Was it better than 2011 or 2015? It’s a close call but whichever way you look at it, Novak Djokovic had one of his best tennis years ever in 2021.
He may not have won that 28th Slam match this year which would have given him the Calendar Year Grand Slam, but to win 27/28 Slam matches across three different surfaces – during a Pandemic – is awe-inspiring.
As the 2022 season begins to unroll Down Under, we end 2021 by looking at some of the best Djokovic matches of the past 12 months.
Taylor Fritz, Round 3, Australian Open
After a challenging 2020 for Djokovic which saw Wimbledon cancelled, defaulting at the US Open, and a hammering by Nadal in the Roland Garros final, he was hoping for a smooth path to Slam glory in the first major of the year.
It was anything but, with Djokovic sustaining an abdominal tear during his third round encounter with Taylor Fritz.
Fritz probably couldn’t believe his luck when, trailing 2-0 in sets in the third set, Djokovic suddenly couldn’t stretch or get balls back as he usually does.
A medical timeout didn’t seem to help matters for the world number one and before we knew it, Fritz had taken sets three and four.
We were looking at the very real prospect of an upset until Djokovic decided he was not going to let misfortune get in the way of another Slam title.
Somehow, he put his physical issues aside to get over the finishing line. “This is definitely one of the most special wins of my life,” Djokovic said after the match.
“Doesn’t matter what round it is and against who it is. Under these kind of circumstances to pull this through is definitely something I’ll remember forever.”
Daniil Medvedev, Final, Australian Open
This match features here not for the competitiveness of the match but the superb matchplay of Djokovic.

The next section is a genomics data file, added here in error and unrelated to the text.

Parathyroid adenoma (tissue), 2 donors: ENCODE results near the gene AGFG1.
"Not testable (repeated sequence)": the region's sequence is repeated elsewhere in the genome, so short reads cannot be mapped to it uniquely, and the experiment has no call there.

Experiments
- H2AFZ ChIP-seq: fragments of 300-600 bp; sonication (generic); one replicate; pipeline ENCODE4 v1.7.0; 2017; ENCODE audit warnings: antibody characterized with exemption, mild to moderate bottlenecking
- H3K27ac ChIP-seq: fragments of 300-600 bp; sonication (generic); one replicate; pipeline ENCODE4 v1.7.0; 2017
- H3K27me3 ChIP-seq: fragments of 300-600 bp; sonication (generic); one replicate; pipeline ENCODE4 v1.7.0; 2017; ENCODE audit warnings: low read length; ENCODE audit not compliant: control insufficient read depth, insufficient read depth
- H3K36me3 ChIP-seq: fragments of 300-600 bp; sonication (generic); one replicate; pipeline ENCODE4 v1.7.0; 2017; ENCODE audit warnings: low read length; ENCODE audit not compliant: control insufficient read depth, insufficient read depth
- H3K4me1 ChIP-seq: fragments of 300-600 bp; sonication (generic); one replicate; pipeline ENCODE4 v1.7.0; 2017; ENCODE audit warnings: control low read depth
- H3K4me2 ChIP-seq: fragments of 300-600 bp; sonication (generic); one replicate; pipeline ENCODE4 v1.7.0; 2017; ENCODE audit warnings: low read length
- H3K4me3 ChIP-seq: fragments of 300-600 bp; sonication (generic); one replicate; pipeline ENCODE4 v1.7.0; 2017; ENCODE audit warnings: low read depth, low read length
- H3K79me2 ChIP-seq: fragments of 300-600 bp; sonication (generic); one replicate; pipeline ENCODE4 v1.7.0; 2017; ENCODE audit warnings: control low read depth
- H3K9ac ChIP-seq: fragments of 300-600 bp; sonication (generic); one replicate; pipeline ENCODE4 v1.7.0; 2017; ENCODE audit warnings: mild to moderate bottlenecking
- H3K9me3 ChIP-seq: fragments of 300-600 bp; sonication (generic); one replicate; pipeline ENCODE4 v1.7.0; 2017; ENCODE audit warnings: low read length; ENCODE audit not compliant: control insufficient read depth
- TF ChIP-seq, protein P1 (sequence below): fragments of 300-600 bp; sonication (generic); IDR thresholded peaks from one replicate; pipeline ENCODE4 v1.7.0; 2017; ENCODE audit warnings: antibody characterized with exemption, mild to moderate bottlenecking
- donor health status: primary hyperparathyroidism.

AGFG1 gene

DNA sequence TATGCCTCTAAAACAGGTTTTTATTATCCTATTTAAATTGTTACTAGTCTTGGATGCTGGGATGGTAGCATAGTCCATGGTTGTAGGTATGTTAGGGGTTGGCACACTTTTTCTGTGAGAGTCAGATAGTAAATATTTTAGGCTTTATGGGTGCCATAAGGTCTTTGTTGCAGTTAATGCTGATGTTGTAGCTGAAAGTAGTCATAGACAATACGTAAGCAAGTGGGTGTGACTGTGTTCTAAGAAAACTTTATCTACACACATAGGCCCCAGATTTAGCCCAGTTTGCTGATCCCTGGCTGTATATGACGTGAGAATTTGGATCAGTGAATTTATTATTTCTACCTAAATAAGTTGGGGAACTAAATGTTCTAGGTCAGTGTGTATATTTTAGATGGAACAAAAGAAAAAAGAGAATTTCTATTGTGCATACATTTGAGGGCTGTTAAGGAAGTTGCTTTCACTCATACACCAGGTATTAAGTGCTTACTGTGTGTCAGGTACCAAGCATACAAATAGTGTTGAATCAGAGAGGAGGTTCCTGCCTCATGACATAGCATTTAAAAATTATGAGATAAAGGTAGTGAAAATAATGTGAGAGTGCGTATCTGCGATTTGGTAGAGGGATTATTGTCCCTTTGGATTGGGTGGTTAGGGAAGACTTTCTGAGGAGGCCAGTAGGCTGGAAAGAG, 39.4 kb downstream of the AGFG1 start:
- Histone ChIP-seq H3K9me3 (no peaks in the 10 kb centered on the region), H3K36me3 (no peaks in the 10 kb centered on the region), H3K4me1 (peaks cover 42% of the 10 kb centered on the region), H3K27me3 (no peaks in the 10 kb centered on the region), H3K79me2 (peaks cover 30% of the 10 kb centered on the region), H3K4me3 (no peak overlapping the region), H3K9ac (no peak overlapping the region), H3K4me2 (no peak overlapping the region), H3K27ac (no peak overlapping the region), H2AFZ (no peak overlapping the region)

Coming into this match, not only had Djokovic been pushed to the limit by continuing to play with an abdominal tear, but he was up against a player who was coming off a 20-match winning streak.
Daniil Medvedev had won the Paris Masters 1000 tournament at the tail-end of 2020, followed by the ATP finals and had now just helped his Russian teammates lift the ATP Cup.
The match was billed as a blockbuster and it was doubtful that Djokovic would be able to fend off the hard court specialist without bringing his A Game.
Unluckily for Medvedev, Djokovic did bring his A game. He won his 18th Grand Slam title with a stunning 7-5, 6-2, 6-2 victory.
Stefanos Tsitsipas, QF, Italian Open
This is the only non-Grand Slam match we are including. It’s here simply because the fight that Novak showed to win this tussle was pretty incredible and the standard of tennis from both players even higher.
If Djokovic was looking to an indicator of his form on clay ahead of Roland Garros, he sure got it.
The match was played over two days due to an overnight rain stoppage. Djokovic was a set down and 1-2 down when play was halted, but he came back the next day to take the second set.
He then twice came back from a break down in the final set – once when Stefanos Tsitsipas was serving for the match – to steal victory.
“Without a doubt, until the last shot I didn’t know whether I was going to win but I believed that I could,” said Djokovic after the battle that lasted 3 hours and 15 minutes.
“I am just really, really glad to overcome this challenge. It was probably the toughest match of the year for me so far.”
Lorenzo Musetti, Round 4, Roland Garros
Djokovic had strolled into the fourth round of the French Open with fairly routine straight-set wins versus the likes of Tennys Sandgren, Pablo Cuevas, and Ricardas Berankis.
The Serb had never played rising Italian star Lorenzo Musetti before and although plenty expected a bit of trouble, few were expecting to see Djokovic lose two consecutive tie-breaks to go 0-2 sets down.
An upset looked to be on the cards but then Djokovic simply shifted gear. He turned it on against a flailing Musetti, winning 13 of the last 14 games to take the final 3 sets 6-1, 6-4 and 4-0 before an exhausted Italian handed the world number one a walkover.
After three-and-a-half-hours, he simply couldn’t carry on. The legs were gone and so too, it seems, if you ask Andy Roddick at least, Musetti’s soul.
Matteo Berrettini, QF, Roland Garros
While Matteo Berrettini got a walkover due to Roger Federer pulling out of the tournament to ‘practise for Wimbledon’, Djokovic was coming into this match off the back of that thrilling five-setter against Musetti.
There was undoubtedly going to be a bit of fight here since Berrettini was showing good form, but the late-night drama that ensued was not forecast.